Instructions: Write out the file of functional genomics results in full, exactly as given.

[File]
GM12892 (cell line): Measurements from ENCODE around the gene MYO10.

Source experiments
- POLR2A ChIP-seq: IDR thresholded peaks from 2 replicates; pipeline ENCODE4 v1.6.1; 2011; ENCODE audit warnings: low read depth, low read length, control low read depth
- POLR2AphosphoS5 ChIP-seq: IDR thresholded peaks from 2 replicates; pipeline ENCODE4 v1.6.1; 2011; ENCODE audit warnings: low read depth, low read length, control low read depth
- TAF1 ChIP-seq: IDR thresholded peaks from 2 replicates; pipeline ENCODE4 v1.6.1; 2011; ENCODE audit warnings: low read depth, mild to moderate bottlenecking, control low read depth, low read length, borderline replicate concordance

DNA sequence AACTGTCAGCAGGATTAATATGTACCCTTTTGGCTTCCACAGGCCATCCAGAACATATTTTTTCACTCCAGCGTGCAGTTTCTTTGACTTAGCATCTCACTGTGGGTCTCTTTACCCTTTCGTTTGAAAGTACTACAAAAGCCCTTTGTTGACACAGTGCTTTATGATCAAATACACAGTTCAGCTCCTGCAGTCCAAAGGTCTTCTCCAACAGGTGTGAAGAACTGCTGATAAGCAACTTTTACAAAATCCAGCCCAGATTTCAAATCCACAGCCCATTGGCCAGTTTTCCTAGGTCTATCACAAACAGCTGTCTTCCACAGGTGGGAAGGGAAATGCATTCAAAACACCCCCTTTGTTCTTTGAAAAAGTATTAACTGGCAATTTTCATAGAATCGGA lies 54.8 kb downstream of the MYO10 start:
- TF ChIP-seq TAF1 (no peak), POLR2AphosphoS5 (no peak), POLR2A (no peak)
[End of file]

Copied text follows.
GM12892 (cell line): Measurements from ENCODE around the gene MYO10.

Source experiments
- POLR2A ChIP-seq: IDR thresholded peaks from 2 replicates; pipeline ENCODE4 v1.6.1; 2011; ENCODE audit warnings: low read depth, low read length, control low read depth
- POLR2AphosphoS5 ChIP-seq: IDR thresholded peaks from 2 replicates; pipeline ENCODE4 v1.6.1; 2011; ENCODE audit warnings: low read depth, low read length, control low read depth
- TAF1 ChIP-seq: IDR thresholded peaks from 2 replicates; pipeline ENCODE4 v1.6.1; 2011; ENCODE audit warnings: low read depth, mild to moderate bottlenecking, control low read depth, low read length, borderline replicate concordance

DNA sequence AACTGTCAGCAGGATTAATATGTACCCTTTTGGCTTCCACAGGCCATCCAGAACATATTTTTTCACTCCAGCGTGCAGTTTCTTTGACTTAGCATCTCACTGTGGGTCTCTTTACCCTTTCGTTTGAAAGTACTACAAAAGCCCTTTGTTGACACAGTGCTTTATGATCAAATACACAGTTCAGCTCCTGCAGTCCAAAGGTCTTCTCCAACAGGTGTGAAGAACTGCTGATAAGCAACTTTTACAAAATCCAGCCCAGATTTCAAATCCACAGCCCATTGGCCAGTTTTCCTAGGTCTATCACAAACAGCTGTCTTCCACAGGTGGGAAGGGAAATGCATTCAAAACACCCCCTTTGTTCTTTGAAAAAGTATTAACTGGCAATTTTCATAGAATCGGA lies 54.8 kb downstream of the MYO10 start:
- TF ChIP-seq TAF1 (no peak), POLR2AphosphoS5 (no peak), POLR2A (no peak)